Many people look at an old, wooden door and can’t see past the chipped paint and broken window panes. But a growing number of salvagers and artisans see that same door for what it can become; a cabinet, a coffee table or a headboard. Decades ago, anyone who picked through the landfill (called “the dump”) in search of tossed away treasures was looked upon with a mixture of pity and confusion. That kind of recreation was outlawed long ago, and modern day pickers are much more sophisticated. They seek out demolished century houses and flea markets to liberate discarded items they can turn into something chic and desirable.
For Scott Little, the salvage bug bit as he watched a century home fall to a wrecking ball despite his offer to purchase some of the items within to use in his own 1920’s home. Scott and Chris Blott run Artefacts on the edge of the village of St. Jacobs, Ontario. They stock everything from tiles to doorknobs to iron gates to gothic stained glass to, you name it. If it’s old and useful, they’ve harvested it, brought it home and put it up for sale or transformed it into a custom piece. Blott says they never get tired of the hunt.
“We hear of demolitions from our connections but often get no more than an address and a day or two’s notice. We drive hundreds of kilometers dreaming about the house to come and it’s not until we pull into the driveway that we get an idea of what we’re up for. Sometimes, it’s a glorious Victorian with oodles of goodies and sometimes, it’s a wreck hardly worth looking at. One place looked like the worst 1970’s split level only to turn out to have a 1840s original home hidden inside.”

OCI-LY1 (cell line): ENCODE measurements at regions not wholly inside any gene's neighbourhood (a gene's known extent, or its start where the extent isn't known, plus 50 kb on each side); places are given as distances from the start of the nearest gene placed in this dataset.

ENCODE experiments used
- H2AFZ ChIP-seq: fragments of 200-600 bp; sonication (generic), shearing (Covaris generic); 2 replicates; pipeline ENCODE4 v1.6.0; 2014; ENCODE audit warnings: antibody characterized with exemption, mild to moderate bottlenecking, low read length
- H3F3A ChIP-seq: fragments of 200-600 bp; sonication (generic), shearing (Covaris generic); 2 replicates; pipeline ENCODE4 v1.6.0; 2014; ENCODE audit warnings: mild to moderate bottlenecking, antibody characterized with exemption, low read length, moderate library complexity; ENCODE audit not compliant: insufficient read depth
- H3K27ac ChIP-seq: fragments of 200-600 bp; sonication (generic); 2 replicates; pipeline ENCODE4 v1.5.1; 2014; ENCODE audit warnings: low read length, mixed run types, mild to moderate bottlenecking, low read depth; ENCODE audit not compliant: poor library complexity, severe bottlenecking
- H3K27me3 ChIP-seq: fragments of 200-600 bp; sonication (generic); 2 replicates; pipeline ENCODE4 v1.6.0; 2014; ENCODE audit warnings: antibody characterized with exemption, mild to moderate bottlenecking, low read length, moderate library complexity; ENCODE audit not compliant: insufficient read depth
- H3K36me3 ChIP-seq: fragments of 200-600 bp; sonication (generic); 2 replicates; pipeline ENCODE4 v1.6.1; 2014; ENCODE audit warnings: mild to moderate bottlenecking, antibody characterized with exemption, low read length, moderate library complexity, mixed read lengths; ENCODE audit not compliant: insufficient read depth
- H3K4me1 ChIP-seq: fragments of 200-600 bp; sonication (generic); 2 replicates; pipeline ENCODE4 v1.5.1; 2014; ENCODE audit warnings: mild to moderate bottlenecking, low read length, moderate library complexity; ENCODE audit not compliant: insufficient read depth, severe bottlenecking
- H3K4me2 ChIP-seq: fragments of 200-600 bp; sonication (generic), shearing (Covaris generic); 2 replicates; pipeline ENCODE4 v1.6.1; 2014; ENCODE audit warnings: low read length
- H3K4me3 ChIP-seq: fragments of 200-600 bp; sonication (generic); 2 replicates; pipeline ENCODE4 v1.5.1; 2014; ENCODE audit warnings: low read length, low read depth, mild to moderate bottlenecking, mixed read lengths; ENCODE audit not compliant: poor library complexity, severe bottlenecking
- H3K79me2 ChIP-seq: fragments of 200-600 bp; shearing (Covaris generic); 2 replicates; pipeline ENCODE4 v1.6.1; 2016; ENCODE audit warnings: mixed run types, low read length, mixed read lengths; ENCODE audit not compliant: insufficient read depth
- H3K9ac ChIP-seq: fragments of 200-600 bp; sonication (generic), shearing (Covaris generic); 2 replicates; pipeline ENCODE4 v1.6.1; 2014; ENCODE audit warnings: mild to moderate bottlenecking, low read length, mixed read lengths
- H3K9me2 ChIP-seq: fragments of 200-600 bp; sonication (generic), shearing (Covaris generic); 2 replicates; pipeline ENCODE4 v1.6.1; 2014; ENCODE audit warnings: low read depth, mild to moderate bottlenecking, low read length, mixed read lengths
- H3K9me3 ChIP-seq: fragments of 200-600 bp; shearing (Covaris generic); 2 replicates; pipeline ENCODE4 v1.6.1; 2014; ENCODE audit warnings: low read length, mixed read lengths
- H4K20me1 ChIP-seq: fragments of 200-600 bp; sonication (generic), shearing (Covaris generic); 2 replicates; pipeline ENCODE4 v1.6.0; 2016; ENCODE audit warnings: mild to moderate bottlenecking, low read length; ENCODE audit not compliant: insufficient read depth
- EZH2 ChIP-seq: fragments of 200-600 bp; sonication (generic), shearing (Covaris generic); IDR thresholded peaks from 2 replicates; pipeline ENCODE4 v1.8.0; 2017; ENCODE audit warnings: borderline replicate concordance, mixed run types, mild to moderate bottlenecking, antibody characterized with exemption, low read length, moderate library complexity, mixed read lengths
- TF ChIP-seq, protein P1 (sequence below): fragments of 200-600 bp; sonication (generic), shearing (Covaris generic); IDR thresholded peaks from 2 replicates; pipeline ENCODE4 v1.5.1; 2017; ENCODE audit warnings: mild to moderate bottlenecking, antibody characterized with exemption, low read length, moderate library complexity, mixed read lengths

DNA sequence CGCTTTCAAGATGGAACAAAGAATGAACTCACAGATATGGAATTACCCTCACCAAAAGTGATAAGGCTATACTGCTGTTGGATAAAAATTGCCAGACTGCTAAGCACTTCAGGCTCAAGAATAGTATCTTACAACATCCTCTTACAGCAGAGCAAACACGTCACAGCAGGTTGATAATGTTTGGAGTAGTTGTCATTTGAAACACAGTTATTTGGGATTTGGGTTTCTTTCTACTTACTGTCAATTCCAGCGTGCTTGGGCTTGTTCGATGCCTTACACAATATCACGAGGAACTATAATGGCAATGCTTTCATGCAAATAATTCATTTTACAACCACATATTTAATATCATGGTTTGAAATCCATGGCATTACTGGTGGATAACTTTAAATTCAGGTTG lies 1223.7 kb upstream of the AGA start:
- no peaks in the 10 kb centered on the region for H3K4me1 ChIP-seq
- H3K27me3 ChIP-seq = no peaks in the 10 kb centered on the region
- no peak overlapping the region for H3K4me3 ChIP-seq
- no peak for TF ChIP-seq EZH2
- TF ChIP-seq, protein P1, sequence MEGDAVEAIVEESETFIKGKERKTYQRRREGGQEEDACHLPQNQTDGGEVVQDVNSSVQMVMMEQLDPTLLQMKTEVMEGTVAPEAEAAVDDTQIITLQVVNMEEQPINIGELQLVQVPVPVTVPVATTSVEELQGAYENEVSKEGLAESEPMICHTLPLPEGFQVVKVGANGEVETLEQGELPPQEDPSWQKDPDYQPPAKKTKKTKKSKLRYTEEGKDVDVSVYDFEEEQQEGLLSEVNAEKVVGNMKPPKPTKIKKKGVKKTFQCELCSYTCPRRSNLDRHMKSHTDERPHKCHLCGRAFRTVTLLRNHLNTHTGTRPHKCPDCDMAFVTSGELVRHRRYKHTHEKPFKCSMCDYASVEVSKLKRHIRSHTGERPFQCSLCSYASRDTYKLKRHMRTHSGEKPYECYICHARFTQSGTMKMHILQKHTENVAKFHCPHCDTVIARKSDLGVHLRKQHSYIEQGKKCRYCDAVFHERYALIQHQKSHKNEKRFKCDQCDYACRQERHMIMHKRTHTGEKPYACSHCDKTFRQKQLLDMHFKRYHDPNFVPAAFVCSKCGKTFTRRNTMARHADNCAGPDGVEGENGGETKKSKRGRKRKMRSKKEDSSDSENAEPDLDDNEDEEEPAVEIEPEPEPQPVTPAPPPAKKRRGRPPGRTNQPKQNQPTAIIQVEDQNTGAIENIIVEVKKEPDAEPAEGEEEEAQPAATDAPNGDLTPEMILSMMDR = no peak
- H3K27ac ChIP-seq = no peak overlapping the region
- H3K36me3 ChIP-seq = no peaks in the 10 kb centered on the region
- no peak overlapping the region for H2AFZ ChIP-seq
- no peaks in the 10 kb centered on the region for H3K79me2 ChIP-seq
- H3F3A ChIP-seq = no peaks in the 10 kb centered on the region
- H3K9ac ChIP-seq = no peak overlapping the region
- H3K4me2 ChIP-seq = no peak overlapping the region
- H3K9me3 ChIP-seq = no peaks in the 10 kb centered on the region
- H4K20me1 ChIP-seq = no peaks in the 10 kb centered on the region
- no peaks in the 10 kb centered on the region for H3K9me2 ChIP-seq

For Sue and Dean Bedell in Dorchester, Ontario, it began when Sue’s grandmother’s farmhouse was being torn down and she decided to save all she could.
“We ripped out baseboards and everything that was unusual before the house came down. Then we had all of this stuff and we started seeing the possibilities.”
That was six years ago and now the Bedells’ Second Bloom Design creates furniture and furnishings for residential and commercial clients who appreciate what time has done to pine planks and other woods. Dean builds to order while Sue puts a finish on the pieces by hand in addition to running their retail store.
“We find that people love the look and they know they want something but they don’t always know what. That’s why we have custom pieces in the shop and lots of photos for inspiration. Sometimes people have their own unique ideas, too. One customer is bringing in their family crib for us to make into memory boxes.”
Having been in business for 25 years and grown to a 9,000 square foot location, Artefacts’ owners have seen a lot of changes to the salvaging trade. And with growth, comes opportunity.
“One of the disadvantages of an increased market is that the number of players dilutes the pool of supply. But a broader market means more dealers which mean more supply is needed. More people start selling their house parts instead of bulldozing them to the ground. This can only be good for the business as a whole. If every house coming down were salvaged, as it should be, there would be more than enough for everyone.”
Sue Bedell is always looking out for the next trend in custom designs.
“At a trade show we saw a table made of wood that was so wavy, I don’t know how you would set anything on it. One of our customers said, “I want that!” So we’re making one for her.”
To paraphrase an old cliché, one woman’s wavy table-top is another woman’s treasure.